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Leapfrogging Urban Problems with Smart Cities

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The upsurge in urban population in Indian cities will intensify societal challenges on every conceivable level. To improve the quality of life and attract investment in cities, proactive measures are now essential for government agencies. They will inevitably become increasingly dependent on (geo)ICT in order to develop and manage their assets and infrastructures more efficiently and effectively. This facilitates – and also demands – elimination of ‘silos’ within city authorities. In 2016, India’s government will select 100 municipalities to turn substantial parts of their urbanisations into ‘smart cities’.

(By Frédérique Coumans, contributing editor, GIM International)

The pace of urbanisation is so high that in 15 years’ time more than 600 million Indian citizens will be living in cities (compared with 350 million today). As studies of urban population growth by The World Bank and other agencies show, demand will increase in fundamental humanitarian areas: water, food, energy, infrastructure, sanitation, transport, education, employment and housing. The urban space must be kept liveable and economically sustainable and must therefore undergo a dramatic upgrade in all segments, not least to sustain the growth of the Indian economy. Cities are the powerhouses of economic growth of every nation, and India is no different.

Nearly 31% of India’s current population live in urban areas and generate 63% of India’s GDP (source: Census 2011). In view of increasing urbanisation, urban areas are expected to house 40% of India’s population and generate 75% of India’s GDP by 2030. This requires comprehensive development of the physical, institutional, social and economic infrastructure. Working towards smart cities is a step in the right direction.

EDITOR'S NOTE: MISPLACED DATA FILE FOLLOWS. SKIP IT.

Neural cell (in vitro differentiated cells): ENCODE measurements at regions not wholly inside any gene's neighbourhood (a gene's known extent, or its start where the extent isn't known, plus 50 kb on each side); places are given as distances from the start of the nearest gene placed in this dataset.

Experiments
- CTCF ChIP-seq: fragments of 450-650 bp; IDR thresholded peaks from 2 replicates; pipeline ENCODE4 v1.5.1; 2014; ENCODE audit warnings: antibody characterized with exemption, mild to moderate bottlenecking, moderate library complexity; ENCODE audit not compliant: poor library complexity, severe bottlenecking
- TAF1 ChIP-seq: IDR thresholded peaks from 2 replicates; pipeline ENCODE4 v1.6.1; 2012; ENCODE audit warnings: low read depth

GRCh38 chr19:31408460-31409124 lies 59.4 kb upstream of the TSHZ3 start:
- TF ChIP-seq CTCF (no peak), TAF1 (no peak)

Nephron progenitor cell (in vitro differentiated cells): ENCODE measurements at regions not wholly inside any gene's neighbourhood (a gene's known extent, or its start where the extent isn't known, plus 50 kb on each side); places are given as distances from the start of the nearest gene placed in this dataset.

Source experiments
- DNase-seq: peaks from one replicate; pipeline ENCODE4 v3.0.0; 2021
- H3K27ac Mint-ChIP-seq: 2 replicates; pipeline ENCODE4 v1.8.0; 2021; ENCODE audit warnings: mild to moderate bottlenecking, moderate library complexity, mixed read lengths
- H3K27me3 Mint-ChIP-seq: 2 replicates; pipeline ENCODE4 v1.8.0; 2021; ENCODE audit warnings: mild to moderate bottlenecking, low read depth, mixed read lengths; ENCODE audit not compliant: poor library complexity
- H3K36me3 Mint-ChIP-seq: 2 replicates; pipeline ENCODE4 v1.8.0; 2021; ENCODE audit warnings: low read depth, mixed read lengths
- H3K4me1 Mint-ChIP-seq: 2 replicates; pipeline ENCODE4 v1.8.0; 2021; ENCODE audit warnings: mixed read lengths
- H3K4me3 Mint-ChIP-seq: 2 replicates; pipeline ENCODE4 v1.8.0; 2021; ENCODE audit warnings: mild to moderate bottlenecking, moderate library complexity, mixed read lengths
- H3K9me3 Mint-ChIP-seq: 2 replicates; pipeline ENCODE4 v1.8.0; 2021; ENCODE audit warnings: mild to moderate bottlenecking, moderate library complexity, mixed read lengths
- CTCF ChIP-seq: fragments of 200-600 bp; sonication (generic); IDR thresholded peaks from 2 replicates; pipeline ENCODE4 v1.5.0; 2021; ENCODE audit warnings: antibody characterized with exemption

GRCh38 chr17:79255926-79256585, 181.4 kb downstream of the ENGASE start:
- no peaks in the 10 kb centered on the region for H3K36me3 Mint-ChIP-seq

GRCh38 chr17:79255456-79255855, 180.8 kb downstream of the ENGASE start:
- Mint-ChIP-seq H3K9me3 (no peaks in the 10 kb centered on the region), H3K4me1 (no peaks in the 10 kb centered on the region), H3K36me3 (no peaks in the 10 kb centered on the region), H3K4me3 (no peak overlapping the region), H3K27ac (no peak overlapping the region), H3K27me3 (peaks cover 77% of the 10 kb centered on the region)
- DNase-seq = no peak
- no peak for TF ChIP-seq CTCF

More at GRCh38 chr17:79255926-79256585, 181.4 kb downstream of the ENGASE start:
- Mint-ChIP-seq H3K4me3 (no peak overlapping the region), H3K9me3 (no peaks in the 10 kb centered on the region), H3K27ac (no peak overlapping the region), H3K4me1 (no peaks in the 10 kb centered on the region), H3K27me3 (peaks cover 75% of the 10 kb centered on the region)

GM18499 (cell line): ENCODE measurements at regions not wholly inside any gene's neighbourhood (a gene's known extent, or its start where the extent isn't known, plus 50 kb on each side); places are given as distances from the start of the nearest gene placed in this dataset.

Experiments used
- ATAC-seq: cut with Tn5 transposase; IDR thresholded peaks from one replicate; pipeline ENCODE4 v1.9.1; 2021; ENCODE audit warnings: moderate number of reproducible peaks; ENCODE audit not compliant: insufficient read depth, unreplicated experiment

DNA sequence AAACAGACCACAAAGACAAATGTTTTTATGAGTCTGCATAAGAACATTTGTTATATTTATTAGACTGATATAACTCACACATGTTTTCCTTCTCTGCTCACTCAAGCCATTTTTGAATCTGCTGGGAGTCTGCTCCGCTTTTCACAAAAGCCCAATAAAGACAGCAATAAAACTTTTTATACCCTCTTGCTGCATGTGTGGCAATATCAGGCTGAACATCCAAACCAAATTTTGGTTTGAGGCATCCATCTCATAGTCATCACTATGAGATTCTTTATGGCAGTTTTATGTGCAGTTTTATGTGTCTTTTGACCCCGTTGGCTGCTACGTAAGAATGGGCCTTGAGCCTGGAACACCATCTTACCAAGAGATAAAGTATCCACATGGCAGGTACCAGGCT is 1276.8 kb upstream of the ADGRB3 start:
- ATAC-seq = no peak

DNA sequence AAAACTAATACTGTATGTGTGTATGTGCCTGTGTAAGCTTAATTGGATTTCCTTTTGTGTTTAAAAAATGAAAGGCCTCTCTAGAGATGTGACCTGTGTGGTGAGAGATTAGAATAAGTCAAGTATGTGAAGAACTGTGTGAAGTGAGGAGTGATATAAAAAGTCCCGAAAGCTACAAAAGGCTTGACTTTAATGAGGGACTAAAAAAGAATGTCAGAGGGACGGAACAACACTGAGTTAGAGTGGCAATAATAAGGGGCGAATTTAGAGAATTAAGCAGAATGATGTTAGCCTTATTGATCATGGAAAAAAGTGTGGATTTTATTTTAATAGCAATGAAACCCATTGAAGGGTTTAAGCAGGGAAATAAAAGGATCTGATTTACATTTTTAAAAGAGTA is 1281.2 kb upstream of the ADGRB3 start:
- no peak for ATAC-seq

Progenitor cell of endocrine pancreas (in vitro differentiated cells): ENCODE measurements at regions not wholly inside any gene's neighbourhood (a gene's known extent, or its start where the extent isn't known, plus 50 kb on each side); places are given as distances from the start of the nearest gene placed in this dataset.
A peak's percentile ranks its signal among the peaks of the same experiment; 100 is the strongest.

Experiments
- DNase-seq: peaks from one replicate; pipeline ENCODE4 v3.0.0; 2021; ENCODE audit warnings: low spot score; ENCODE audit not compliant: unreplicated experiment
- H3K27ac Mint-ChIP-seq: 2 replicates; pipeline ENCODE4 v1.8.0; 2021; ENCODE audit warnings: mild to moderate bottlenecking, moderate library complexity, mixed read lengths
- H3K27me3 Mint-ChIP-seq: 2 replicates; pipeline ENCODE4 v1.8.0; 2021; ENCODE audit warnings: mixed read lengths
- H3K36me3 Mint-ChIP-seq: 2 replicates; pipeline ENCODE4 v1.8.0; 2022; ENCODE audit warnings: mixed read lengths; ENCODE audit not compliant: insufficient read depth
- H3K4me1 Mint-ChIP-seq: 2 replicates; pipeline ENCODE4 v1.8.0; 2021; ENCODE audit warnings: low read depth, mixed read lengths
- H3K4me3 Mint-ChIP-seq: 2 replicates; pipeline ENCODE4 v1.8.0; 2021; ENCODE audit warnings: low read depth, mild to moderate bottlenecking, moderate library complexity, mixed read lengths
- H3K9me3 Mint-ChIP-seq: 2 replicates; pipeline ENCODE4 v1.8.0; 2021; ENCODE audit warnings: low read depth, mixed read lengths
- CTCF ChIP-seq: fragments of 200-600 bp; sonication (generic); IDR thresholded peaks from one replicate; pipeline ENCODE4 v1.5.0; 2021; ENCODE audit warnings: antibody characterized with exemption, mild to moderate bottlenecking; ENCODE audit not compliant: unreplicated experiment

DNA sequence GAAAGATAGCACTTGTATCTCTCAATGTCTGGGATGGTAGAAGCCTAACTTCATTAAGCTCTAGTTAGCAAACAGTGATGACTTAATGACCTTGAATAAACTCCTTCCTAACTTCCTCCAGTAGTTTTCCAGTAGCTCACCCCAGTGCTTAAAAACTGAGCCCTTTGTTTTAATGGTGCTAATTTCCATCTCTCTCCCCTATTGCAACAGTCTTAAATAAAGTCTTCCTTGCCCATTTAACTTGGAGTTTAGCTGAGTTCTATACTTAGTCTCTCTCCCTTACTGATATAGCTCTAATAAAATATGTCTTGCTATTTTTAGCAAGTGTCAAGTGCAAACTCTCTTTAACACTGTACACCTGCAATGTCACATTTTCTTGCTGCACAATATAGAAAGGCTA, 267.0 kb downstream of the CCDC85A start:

Spatial information is the foundation of all planned activities and informed decision-making in knowledge-based and policy-driven smart cities – from a city-planning perspective to services offered to the citizens. Therefore, a spatial data infrastructure (SDI) must be the platform for spatial data creation, exchange and use.

National competition

In 2016, the Indian central government’s Smart City Mission will support 100 cities in their transformation into smart cities, with a focus on the existing ‘brownfield’ cities. (The term ‘brownfield’ describes land previously used for industrial purposes that has become contaminated with hazardous waste or pollution. Once cleaned up, such an area can become a site for urban or commercial development.) The Indian prime minister launched an intra-state competition aimed at compiling a shortlist of candidate smart cities. Those on the shortlist will be required to prepare their proposals for participation in the ‘City Challenge’. Each proposal will be expected to have details of the proposed retrofitting (city improvement – 500 acres), redevelopment (city renewal – 50 acres), greenfield development (250 acres, in a previously vacant area) or a mix thereof. Additionally there must be a pan-city dimension with ‘smart solutions’, such as an intelligent traffic management system to reduce commuting times, or a wastewater recycling and smart metering system for better water management in the city.

The Smart City Mission provides about USD75 million per city over five years in grants, with a matching contribution from the respective states in India. Hence the total funding available per city is USD150 million over five years. However, this is clearly not sufficient to transform a whole city. Therefore, the smart city projects must be developed as ‘lighthouse’ projects, i.e. as inspiring examples for the whole city. Furthermore, cities must take a ‘smart‘ approach to their project budget and couple the funding with other schemes such as financing, multilateral funding or user fees.

A step or two ahead